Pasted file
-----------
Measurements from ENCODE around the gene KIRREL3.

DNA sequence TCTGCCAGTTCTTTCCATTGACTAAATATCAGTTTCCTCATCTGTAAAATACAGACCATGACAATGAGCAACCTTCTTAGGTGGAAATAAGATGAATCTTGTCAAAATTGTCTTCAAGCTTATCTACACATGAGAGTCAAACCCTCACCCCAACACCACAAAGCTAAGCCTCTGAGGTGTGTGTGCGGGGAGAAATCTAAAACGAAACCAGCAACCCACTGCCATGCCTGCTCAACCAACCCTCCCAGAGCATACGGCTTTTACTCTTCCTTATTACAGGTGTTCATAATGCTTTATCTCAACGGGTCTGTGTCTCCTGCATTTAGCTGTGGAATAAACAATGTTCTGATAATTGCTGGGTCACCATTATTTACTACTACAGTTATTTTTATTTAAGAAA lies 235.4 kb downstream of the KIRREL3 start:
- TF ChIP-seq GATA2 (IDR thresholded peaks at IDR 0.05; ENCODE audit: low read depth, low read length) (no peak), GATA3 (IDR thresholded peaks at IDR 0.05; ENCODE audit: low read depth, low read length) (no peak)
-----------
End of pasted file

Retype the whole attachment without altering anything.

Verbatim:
Measurements from ENCODE around the gene KIRREL3.

DNA sequence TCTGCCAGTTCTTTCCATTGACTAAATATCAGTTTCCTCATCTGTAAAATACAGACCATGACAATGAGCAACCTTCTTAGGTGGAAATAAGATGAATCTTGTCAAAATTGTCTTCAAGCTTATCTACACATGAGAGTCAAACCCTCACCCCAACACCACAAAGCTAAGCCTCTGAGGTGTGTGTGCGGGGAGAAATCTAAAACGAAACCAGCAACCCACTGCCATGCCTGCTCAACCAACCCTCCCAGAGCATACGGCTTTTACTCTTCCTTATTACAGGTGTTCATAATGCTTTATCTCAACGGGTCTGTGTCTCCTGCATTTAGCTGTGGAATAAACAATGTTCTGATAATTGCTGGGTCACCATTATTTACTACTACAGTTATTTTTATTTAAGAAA lies 235.4 kb downstream of the KIRREL3 start:
- TF ChIP-seq GATA2 (IDR thresholded peaks at IDR 0.05; ENCODE audit: low read depth, low read length) (no peak), GATA3 (IDR thresholded peaks at IDR 0.05; ENCODE audit: low read depth, low read length) (no peak)